Murder, mystery, suspense in Victorian London? Hasn't that been done before somewhere? Well, yes, but perhaps never as entertainingly as in this debut novel.
Must resist urge to quote opening line. Must resist urge. Must...oh, darn it.
'After killing the red-haired man, I took myself off to Quinn's for an oyster supper.'
No 'best of times, worst of times' preamble here. Both the author and his protagonist go straight for the jugular...the former with a killer of an opening line, the latter with a carving knife. It's a killer of a meme as well, garnering hundreds of Google hits, even though the book is so newly released. Michael Cox, with this exceptional debut novel, clearly knows what he's doing.
The story begins, and frequently returns to, one of our favourite places: the half-lit, fog-bound streets of Victorian London. Our murderer is one Edward Glapthorne - or two Edward Glyver or three Edward Duport or...any one of five aliases used throughout the book; best just call him Edward. After the foul opening deed, Edward sets out to explain his motives to posterity - a confession that takes hundreds of pages and numerous acts of skillfully assembled epistolary. It's a rambling tale of a man wronged, an inheritance lost, and a long-meditated revenge. Imagine the Count of Monte Cristo, in London, with less money, more whores and a sharp knife.
Throughout the novel, Edward and his nemesis, Phoebus Daunt, dance around each other's machinations whilst vying for the affections of the beautiful Emily Carteret and the favour of an old Lord. It's artfully balanced so that Edward, Daunt and Emily are all, in some way, both loveable and despicable. The settings are equally polarised. We're bounced with jarring, powerful contrast between the idyllic country estate of Evenwood in Northamptonshire and the gloomy, vice-ridden streets of 1850's London. The latter is particularly well-realised, often falling off the page like a lost scene from Jerrold and Doré:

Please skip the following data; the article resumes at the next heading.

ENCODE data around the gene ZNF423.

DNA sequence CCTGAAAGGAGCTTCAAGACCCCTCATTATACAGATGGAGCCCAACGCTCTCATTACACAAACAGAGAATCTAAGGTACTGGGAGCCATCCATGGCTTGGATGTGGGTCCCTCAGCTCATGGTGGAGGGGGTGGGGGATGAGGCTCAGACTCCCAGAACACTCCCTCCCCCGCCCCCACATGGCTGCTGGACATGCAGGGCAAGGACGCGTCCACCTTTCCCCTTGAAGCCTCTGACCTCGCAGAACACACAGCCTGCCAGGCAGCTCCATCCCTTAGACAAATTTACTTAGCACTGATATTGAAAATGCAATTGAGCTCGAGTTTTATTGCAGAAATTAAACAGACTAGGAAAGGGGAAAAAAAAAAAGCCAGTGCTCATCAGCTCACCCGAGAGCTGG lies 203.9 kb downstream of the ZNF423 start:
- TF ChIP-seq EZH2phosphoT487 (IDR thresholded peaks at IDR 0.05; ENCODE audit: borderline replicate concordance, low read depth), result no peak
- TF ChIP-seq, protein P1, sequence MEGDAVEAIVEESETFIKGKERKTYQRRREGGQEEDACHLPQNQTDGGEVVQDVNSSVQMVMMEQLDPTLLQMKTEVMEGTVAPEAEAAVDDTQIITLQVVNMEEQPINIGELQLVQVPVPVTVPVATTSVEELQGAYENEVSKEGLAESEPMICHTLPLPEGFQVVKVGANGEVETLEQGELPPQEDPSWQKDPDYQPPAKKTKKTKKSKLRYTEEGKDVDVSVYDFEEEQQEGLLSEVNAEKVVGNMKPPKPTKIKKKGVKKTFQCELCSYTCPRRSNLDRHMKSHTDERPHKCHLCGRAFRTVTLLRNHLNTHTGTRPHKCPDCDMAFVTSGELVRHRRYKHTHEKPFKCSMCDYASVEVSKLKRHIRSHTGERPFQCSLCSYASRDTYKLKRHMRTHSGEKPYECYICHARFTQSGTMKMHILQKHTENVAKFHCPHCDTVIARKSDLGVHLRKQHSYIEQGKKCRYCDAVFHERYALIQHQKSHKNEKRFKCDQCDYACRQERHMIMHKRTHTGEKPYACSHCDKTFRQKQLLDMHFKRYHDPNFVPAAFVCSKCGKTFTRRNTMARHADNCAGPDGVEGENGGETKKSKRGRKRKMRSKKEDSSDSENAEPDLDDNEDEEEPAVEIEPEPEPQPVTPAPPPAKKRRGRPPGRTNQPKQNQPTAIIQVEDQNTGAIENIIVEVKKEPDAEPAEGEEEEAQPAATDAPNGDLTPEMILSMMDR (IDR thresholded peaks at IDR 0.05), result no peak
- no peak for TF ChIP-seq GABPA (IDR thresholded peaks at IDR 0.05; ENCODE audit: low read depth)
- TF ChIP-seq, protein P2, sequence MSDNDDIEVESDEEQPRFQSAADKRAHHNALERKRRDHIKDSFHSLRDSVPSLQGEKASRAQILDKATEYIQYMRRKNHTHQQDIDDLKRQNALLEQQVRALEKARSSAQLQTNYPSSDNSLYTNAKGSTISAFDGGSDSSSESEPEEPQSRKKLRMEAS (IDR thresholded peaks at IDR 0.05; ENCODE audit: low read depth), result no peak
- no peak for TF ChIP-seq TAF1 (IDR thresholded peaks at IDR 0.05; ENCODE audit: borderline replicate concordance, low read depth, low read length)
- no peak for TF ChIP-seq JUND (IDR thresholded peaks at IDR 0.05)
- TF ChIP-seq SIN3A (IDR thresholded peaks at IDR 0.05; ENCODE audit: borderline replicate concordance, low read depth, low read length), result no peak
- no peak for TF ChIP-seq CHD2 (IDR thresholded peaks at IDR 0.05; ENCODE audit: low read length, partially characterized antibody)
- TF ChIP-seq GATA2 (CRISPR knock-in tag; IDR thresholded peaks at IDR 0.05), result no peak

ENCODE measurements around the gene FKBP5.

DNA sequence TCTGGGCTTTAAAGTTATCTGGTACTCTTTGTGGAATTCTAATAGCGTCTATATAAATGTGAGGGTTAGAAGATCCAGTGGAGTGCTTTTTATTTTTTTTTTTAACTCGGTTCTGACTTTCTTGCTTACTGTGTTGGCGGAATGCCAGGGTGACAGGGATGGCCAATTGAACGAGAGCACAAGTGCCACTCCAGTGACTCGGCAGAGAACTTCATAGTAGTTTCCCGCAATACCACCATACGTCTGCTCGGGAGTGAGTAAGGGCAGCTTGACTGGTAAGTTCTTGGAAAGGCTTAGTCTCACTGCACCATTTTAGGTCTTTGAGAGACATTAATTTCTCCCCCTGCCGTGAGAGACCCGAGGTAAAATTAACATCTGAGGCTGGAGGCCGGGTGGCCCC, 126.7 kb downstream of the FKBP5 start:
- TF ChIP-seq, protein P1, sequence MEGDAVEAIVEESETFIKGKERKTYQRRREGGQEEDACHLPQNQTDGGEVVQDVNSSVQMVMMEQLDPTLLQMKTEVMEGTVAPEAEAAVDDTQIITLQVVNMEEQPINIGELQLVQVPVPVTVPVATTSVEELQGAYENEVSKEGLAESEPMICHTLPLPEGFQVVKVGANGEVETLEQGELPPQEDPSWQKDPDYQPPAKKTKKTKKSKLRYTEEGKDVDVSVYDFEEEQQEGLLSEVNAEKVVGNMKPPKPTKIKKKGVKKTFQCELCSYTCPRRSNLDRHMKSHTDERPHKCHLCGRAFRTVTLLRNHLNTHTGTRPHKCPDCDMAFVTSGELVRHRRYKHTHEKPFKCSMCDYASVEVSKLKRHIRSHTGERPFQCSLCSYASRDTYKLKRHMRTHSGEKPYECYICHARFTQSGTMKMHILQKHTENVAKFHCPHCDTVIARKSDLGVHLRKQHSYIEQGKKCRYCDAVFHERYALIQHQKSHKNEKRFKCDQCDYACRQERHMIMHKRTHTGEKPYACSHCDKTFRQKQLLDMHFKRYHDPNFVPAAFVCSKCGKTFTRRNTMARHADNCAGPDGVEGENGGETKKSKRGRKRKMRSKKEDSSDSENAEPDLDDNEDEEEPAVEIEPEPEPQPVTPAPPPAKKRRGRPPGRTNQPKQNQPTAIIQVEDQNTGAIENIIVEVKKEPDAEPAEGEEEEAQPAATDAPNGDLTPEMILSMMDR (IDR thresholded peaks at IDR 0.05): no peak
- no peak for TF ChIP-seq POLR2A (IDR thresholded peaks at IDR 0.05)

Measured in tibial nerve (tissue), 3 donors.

All around, the city thundered and roared. At every level of human existence, from the barest subsistence to luxurious indolence, its inhabitants crossed and re-crossed the clogged and dirty arteries of the great unsleeping beast, each according to his station - trudging through the murk and mud, insulated in curtained carriages, swaying knee to knee in crowded omnibuses, or perched precariously on rumbling high-piled carts - all engrossed in their own private purposes.
These worlds of rich and poor intersect in a way familiar from many a Victorian sensation novel. Cox delves further into the genre by setting up a complicated web of happenstance, circumstance and conspiracy, as wondrously improbable as the best of Dickens or Collins. To quote one early reviewer: 'it's more Wilkie Collins than Wilkie Collins'.
This is a monster of a book by any measure: over a kilogram of prose, 600 pages, 180 characters, and a cornucopia of footnotes, quotations and literary paraphernalia. We don't know what the SI units of enjoyment are, but the novel weighs in heavily on this score too. Its only downside is that you'll never fit it on the Tube. So take time off work to properly devour it, or The Meaning of Night will swiftly become the meaning of your night.
The Meaning of Night is published by John Murray, £17.99. (Though stay tuned, as we'll have a signed copy to give away next week.)